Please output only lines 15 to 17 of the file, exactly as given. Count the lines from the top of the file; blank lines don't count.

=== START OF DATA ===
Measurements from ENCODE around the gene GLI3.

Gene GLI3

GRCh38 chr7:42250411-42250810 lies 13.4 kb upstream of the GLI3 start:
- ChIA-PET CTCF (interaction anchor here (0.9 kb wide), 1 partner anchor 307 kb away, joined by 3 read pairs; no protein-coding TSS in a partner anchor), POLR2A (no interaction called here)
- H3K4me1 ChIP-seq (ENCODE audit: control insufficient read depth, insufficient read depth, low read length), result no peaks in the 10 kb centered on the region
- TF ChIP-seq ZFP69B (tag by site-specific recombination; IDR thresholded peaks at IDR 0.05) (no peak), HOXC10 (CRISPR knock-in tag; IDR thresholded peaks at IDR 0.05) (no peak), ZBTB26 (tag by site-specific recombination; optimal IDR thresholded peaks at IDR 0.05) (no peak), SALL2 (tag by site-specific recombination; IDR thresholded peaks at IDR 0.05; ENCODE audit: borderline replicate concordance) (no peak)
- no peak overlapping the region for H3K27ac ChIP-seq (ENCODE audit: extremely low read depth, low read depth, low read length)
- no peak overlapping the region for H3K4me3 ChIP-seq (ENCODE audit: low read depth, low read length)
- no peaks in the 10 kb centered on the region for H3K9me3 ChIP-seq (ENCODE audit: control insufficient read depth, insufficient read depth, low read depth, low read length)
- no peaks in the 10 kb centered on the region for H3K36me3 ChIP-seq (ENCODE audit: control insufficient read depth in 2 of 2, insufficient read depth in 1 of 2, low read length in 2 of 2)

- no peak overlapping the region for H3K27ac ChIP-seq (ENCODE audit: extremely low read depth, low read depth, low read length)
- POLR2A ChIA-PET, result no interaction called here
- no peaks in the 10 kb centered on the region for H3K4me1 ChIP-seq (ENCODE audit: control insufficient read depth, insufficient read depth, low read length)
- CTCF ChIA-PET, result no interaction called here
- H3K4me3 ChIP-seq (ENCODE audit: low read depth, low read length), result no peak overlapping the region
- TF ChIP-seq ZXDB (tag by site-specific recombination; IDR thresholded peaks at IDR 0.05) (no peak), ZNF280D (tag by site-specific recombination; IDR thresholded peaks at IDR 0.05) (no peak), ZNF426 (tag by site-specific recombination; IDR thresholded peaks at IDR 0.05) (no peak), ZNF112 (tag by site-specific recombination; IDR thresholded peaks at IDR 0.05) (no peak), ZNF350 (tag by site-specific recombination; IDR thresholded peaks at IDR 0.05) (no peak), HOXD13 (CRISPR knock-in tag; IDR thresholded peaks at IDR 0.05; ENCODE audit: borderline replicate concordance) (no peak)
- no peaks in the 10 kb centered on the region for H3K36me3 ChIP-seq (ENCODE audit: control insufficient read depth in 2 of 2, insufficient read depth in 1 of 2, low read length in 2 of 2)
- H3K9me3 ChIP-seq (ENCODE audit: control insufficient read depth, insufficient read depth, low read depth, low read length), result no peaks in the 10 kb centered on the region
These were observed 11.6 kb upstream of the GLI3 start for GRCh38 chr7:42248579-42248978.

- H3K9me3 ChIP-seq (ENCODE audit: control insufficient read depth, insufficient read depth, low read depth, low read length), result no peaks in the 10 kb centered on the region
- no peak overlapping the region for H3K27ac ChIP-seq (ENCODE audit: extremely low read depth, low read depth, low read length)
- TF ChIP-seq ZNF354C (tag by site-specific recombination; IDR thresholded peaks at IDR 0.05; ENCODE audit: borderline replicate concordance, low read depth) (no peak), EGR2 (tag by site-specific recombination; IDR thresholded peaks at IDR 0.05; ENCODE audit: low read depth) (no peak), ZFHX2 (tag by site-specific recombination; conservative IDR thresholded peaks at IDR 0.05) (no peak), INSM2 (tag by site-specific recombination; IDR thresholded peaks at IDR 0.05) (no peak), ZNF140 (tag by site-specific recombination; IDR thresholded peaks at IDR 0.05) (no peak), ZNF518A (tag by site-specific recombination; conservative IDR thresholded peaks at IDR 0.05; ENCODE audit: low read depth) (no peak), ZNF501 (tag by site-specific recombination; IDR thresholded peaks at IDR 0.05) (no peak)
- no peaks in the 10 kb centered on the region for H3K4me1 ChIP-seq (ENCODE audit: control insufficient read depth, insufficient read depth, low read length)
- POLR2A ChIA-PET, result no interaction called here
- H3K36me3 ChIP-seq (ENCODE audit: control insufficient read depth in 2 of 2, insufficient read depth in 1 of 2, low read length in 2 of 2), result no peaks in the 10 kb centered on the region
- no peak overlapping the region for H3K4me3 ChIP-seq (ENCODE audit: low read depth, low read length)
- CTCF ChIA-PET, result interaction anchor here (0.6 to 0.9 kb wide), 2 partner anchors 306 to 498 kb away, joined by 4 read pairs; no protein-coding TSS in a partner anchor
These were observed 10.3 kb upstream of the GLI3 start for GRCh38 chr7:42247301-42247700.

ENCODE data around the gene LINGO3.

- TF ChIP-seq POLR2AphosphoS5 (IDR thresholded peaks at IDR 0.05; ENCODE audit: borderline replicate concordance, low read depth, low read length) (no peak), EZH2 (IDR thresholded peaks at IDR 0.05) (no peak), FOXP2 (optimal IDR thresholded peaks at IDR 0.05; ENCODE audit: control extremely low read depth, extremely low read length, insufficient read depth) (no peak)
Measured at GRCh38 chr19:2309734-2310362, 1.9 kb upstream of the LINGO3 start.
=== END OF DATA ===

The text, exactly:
- H3K4me3 ChIP-seq (ENCODE audit: low read depth, low read length), result no peak overlapping the region
- TF ChIP-seq ZXDB (tag by site-specific recombination; IDR thresholded peaks at IDR 0.05) (no peak), ZNF280D (tag by site-specific recombination; IDR thresholded peaks at IDR 0.05) (no peak), ZNF426 (tag by site-specific recombination; IDR thresholded peaks at IDR 0.05) (no peak), ZNF112 (tag by site-specific recombination; IDR thresholded peaks at IDR 0.05) (no peak), ZNF350 (tag by site-specific recombination; IDR thresholded peaks at IDR 0.05) (no peak), HOXD13 (CRISPR knock-in tag; IDR thresholded peaks at IDR 0.05; ENCODE audit: borderline replicate concordance) (no peak)
- no peaks in the 10 kb centered on the region for H3K36me3 ChIP-seq (ENCODE audit: control insufficient read depth in 2 of 2, insufficient read depth in 1 of 2, low read length in 2 of 2)